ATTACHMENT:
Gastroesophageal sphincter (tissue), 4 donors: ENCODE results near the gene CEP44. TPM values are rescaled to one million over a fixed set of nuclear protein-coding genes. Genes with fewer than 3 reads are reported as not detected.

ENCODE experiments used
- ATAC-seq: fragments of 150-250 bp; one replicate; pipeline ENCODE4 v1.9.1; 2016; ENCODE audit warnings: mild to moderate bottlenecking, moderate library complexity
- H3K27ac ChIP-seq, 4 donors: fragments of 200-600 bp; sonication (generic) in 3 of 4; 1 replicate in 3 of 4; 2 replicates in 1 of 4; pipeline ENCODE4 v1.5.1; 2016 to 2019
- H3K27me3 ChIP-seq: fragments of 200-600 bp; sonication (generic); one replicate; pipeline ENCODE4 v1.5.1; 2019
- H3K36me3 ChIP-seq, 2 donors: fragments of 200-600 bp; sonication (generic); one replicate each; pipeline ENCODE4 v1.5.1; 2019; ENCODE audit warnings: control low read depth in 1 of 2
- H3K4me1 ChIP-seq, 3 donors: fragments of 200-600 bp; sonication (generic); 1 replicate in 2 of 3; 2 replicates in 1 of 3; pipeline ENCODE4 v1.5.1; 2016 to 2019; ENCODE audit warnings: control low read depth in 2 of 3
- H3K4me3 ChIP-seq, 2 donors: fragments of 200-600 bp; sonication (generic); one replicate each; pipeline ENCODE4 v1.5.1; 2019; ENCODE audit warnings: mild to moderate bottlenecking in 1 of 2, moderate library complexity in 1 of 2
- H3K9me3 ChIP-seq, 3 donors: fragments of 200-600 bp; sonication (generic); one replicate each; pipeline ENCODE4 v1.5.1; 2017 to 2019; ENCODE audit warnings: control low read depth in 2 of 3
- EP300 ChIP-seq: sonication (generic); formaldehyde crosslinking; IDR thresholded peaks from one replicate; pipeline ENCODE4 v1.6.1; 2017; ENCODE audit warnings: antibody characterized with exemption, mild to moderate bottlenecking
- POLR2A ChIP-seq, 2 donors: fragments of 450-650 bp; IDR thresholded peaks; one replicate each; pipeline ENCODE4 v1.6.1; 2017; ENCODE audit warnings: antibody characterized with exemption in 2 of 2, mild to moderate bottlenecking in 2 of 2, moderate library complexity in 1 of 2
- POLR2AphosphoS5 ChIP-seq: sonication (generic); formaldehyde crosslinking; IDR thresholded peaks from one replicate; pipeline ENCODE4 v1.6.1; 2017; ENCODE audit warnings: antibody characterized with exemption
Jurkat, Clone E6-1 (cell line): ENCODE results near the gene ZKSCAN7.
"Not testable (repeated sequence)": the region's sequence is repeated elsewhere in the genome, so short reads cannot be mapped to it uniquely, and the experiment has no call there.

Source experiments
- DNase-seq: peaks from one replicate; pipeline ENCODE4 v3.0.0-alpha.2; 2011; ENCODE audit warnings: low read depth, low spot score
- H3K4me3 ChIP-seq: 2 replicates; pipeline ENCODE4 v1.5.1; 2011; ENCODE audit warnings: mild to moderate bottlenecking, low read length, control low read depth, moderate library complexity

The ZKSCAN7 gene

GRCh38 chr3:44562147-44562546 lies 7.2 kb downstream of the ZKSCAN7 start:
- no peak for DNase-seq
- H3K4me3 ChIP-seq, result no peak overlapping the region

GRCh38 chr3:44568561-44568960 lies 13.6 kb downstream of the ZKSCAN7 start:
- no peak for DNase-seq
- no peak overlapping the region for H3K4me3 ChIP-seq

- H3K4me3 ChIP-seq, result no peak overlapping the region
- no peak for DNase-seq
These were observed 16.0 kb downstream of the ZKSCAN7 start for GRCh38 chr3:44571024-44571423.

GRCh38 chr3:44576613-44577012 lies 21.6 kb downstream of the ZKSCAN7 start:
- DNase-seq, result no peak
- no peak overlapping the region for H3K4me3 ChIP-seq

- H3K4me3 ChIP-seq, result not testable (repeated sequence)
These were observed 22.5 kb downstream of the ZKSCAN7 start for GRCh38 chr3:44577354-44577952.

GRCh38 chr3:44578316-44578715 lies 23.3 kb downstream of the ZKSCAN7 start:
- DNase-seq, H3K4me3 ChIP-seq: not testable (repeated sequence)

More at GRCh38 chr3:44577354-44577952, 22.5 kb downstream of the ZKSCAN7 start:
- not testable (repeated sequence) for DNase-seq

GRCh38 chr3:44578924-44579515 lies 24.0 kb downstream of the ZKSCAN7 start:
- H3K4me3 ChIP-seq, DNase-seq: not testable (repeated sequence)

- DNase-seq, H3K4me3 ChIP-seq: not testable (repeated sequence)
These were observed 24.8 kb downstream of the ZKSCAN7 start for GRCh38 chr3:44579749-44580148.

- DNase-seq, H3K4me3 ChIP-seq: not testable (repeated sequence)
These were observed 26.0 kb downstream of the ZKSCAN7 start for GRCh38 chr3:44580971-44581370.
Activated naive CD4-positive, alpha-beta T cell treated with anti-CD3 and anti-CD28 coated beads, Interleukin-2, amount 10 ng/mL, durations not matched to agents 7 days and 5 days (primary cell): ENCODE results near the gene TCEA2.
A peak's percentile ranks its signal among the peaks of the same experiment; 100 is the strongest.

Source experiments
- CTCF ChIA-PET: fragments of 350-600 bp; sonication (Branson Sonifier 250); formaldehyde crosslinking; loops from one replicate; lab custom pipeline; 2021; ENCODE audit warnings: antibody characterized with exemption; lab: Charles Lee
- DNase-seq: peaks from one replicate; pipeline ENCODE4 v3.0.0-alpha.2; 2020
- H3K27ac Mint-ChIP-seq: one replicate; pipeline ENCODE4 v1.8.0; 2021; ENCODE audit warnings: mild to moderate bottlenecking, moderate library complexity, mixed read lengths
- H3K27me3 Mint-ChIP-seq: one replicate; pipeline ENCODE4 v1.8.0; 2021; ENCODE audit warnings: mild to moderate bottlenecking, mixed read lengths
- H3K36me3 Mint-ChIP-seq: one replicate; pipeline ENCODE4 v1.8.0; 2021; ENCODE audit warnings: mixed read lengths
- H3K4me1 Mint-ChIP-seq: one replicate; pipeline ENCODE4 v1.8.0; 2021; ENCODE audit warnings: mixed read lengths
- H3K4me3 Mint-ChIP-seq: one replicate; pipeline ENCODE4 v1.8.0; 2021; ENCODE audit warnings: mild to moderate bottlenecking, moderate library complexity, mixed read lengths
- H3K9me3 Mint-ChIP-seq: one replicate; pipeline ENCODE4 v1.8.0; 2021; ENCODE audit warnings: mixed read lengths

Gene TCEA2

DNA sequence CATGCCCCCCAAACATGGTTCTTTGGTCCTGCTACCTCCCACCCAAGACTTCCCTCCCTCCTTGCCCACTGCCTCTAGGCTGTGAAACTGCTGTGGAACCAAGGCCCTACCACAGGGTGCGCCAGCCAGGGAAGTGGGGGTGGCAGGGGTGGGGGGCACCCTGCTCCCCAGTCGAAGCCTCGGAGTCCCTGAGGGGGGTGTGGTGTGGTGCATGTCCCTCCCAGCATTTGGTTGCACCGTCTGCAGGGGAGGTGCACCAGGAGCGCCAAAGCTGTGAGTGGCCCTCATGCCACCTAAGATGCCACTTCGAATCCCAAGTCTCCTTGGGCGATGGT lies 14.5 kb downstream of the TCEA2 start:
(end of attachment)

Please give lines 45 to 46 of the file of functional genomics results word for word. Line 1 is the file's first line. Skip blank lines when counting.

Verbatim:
Source experiments
- CTCF ChIA-PET: fragments of 350-600 bp; sonication (Branson Sonifier 250); formaldehyde crosslinking; loops from one replicate; lab custom pipeline; 2021; ENCODE audit warnings: antibody characterized with exemption; lab: Charles Lee